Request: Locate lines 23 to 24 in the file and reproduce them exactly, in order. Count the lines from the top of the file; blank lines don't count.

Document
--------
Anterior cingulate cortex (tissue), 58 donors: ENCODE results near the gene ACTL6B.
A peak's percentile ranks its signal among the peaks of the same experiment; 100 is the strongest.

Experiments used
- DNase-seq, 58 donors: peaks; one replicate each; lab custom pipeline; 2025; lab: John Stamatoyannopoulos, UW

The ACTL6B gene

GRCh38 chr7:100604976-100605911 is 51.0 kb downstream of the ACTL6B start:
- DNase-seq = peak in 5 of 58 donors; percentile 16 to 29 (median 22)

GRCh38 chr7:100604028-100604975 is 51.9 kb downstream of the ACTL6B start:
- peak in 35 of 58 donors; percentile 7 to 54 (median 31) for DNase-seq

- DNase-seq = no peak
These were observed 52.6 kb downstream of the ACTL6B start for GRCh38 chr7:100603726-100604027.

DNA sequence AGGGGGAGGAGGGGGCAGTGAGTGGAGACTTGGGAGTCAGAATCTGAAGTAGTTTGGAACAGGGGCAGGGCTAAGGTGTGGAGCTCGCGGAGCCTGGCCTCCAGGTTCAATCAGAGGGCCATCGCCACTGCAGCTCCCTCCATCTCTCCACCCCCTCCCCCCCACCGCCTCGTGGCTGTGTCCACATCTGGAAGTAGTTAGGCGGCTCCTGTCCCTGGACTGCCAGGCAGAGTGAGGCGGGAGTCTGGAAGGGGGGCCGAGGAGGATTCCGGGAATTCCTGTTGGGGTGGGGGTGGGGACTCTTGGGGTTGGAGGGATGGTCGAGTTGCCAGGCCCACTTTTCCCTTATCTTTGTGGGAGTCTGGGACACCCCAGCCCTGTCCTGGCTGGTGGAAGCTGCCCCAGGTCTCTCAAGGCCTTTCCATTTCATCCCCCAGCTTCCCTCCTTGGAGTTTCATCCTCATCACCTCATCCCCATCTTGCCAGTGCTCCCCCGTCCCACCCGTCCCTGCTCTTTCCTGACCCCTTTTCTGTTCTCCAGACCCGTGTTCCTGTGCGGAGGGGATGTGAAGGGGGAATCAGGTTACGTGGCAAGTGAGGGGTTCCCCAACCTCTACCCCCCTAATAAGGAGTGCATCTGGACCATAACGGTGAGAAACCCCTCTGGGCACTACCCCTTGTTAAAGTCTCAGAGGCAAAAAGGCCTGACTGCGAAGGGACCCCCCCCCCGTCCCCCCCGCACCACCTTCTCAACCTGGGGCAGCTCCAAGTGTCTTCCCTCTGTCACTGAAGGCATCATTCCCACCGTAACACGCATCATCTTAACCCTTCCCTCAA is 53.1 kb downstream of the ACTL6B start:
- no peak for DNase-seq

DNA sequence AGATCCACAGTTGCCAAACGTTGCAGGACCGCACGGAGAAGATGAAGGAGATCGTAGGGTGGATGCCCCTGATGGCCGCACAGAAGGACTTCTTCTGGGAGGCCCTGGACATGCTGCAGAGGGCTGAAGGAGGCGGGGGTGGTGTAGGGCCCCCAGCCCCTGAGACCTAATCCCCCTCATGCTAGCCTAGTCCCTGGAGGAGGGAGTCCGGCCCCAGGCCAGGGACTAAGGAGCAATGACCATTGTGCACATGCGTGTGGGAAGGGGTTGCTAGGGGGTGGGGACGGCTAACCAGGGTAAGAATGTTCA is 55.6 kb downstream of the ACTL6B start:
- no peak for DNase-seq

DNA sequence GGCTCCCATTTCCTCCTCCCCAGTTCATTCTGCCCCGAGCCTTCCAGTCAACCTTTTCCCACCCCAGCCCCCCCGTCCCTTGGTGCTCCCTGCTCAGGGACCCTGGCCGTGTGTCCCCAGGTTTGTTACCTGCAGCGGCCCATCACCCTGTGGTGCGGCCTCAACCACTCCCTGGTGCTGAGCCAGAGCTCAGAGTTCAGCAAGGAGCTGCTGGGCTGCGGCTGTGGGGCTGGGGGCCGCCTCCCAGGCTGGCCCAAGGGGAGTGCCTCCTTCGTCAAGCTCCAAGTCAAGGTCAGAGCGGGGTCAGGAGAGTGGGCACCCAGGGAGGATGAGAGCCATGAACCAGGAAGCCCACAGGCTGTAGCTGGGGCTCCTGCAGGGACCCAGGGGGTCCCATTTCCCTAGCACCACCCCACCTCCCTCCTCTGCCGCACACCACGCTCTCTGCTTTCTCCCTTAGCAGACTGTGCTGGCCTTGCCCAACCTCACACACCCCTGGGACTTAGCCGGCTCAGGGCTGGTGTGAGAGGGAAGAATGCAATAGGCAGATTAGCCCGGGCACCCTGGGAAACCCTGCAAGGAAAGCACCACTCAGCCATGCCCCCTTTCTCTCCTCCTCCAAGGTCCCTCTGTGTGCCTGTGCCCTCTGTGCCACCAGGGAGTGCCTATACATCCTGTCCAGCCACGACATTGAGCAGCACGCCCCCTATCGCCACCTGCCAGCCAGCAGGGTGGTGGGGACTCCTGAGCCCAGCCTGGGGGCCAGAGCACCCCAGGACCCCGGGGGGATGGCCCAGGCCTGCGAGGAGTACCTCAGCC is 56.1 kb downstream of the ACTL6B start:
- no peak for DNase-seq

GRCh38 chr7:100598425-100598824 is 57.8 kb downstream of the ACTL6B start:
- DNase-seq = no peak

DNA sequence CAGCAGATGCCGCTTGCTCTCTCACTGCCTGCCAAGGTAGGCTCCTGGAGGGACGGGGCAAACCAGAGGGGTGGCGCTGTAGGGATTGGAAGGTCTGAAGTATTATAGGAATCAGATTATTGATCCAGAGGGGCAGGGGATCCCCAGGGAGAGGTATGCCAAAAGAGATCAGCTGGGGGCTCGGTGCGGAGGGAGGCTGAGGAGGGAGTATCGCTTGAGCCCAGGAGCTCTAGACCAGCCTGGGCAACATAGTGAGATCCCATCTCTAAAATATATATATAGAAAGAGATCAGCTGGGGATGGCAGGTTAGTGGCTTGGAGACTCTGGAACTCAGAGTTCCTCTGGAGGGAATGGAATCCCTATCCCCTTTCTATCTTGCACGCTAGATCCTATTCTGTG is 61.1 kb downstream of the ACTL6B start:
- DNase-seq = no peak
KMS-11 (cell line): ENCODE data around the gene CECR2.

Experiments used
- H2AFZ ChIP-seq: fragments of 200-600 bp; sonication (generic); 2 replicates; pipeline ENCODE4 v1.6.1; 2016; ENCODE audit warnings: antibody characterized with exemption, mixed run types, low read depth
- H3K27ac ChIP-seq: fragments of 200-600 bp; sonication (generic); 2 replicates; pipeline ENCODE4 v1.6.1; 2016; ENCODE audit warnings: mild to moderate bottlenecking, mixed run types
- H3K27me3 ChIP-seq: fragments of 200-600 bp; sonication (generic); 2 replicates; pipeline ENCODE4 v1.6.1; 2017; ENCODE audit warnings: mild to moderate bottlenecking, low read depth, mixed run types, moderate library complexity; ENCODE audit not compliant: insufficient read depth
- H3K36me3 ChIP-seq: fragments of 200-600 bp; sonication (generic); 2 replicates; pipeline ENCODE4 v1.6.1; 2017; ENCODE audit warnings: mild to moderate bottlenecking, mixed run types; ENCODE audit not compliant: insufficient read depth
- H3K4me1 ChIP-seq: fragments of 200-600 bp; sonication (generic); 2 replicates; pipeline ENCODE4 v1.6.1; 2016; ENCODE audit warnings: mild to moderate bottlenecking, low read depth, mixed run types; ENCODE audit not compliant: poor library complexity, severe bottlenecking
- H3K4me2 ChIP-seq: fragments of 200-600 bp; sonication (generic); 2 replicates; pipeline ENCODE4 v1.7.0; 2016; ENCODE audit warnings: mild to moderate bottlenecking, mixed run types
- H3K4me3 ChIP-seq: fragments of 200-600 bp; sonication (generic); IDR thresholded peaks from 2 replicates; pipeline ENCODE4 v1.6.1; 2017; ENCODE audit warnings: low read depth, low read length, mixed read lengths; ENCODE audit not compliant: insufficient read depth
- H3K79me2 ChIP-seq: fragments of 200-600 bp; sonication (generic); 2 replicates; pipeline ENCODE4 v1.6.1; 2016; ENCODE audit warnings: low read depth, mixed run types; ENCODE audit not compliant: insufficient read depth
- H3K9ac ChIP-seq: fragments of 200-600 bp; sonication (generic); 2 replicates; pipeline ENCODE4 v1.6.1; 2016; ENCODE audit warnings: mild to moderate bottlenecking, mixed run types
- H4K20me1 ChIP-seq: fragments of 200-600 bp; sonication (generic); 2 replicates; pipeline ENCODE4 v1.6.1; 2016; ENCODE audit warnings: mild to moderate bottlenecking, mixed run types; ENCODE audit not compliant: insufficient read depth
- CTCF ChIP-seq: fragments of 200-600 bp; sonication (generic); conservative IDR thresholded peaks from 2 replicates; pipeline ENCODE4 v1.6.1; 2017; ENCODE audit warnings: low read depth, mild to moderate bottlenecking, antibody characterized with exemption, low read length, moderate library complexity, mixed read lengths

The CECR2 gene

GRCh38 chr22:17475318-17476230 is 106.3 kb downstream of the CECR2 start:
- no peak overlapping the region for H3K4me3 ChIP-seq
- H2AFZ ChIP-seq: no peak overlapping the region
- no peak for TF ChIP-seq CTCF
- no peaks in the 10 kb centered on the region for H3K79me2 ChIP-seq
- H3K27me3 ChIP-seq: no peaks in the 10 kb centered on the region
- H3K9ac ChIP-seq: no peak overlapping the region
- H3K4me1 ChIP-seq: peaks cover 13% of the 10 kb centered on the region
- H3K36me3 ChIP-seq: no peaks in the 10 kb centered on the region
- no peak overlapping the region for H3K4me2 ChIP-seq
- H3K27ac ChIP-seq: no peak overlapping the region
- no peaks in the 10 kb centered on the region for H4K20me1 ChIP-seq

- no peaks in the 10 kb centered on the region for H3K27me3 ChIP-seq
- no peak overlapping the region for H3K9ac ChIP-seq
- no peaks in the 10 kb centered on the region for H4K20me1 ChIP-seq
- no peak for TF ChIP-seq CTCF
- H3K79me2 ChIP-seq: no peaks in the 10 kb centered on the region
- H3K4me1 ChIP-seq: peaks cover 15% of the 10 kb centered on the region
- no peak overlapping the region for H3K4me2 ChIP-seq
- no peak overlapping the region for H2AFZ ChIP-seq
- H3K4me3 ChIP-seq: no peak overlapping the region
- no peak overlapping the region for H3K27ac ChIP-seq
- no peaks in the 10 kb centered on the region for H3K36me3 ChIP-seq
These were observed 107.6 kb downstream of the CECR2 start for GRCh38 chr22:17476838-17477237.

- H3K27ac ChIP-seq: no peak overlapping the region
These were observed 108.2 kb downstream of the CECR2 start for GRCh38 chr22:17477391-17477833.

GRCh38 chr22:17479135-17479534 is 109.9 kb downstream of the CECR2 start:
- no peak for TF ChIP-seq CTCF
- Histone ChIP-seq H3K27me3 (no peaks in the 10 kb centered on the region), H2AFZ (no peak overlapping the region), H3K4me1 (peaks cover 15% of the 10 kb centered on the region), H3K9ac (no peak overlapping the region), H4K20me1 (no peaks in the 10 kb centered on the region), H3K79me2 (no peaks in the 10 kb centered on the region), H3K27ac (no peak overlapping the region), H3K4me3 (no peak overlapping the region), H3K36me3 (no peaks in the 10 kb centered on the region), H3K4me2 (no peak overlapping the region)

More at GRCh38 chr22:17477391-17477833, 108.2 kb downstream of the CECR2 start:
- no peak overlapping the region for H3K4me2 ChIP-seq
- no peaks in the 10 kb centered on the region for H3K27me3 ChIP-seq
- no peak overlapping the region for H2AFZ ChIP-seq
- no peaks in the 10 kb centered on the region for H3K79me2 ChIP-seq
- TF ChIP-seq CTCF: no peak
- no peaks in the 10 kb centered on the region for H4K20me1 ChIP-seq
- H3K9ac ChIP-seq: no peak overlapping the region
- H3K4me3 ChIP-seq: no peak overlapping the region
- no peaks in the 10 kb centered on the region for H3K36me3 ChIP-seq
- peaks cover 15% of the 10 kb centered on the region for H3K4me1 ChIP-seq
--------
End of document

Experiments used
- H2AFZ ChIP-seq: fragments of 200-600 bp; sonication (generic); 2 replicates; pipeline ENCODE4 v1.6.1; 2016; ENCODE audit warnings: antibody characterized with exemption, mixed run types, low read depth